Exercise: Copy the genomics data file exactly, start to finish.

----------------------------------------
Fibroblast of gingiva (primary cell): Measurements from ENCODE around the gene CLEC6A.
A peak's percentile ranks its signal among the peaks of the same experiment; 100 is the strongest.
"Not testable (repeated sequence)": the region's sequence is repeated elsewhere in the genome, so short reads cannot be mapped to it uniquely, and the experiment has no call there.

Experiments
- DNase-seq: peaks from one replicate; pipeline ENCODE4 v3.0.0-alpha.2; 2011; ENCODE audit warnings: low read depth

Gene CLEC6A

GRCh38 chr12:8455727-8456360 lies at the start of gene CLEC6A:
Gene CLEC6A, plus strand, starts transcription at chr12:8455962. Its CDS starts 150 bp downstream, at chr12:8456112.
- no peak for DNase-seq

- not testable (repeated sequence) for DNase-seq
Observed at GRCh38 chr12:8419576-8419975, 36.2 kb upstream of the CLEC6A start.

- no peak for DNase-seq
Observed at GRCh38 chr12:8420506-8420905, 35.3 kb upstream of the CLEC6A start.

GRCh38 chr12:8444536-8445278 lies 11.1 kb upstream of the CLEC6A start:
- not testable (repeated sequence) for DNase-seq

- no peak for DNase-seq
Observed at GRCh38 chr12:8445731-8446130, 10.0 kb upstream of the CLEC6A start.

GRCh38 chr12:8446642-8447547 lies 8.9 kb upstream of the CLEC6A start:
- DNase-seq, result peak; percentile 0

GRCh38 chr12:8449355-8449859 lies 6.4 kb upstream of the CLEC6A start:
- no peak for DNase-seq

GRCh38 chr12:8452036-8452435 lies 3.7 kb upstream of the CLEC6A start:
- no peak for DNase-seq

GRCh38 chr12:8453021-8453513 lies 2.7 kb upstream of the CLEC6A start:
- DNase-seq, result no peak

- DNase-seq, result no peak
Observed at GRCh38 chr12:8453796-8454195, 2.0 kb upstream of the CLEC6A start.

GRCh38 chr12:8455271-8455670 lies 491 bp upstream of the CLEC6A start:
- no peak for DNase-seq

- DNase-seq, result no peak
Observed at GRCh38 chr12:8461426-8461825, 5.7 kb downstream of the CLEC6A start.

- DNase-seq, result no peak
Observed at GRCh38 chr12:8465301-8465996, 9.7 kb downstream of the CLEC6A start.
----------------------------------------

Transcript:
Fibroblast of gingiva (primary cell): Measurements from ENCODE around the gene CLEC6A.
A peak's percentile ranks its signal among the peaks of the same experiment; 100 is the strongest.
"Not testable (repeated sequence)": the region's sequence is repeated elsewhere in the genome, so short reads cannot be mapped to it uniquely, and the experiment has no call there.

Experiments
- DNase-seq: peaks from one replicate; pipeline ENCODE4 v3.0.0-alpha.2; 2011; ENCODE audit warnings: low read depth

Gene CLEC6A

GRCh38 chr12:8455727-8456360 lies at the start of gene CLEC6A:
Gene CLEC6A, plus strand, starts transcription at chr12:8455962. Its CDS starts 150 bp downstream, at chr12:8456112.
- no peak for DNase-seq

- not testable (repeated sequence) for DNase-seq
Observed at GRCh38 chr12:8419576-8419975, 36.2 kb upstream of the CLEC6A start.

- no peak for DNase-seq
Observed at GRCh38 chr12:8420506-8420905, 35.3 kb upstream of the CLEC6A start.

GRCh38 chr12:8444536-8445278 lies 11.1 kb upstream of the CLEC6A start:
- not testable (repeated sequence) for DNase-seq

- no peak for DNase-seq
Observed at GRCh38 chr12:8445731-8446130, 10.0 kb upstream of the CLEC6A start.

GRCh38 chr12:8446642-8447547 lies 8.9 kb upstream of the CLEC6A start:
- DNase-seq, result peak; percentile 0

GRCh38 chr12:8449355-8449859 lies 6.4 kb upstream of the CLEC6A start:
- no peak for DNase-seq

GRCh38 chr12:8452036-8452435 lies 3.7 kb upstream of the CLEC6A start:
- no peak for DNase-seq

GRCh38 chr12:8453021-8453513 lies 2.7 kb upstream of the CLEC6A start:
- DNase-seq, result no peak

- DNase-seq, result no peak
Observed at GRCh38 chr12:8453796-8454195, 2.0 kb upstream of the CLEC6A start.

GRCh38 chr12:8455271-8455670 lies 491 bp upstream of the CLEC6A start:
- no peak for DNase-seq

- DNase-seq, result no peak
Observed at GRCh38 chr12:8461426-8461825, 5.7 kb downstream of the CLEC6A start.

- DNase-seq, result no peak
Observed at GRCh38 chr12:8465301-8465996, 9.7 kb downstream of the CLEC6A start.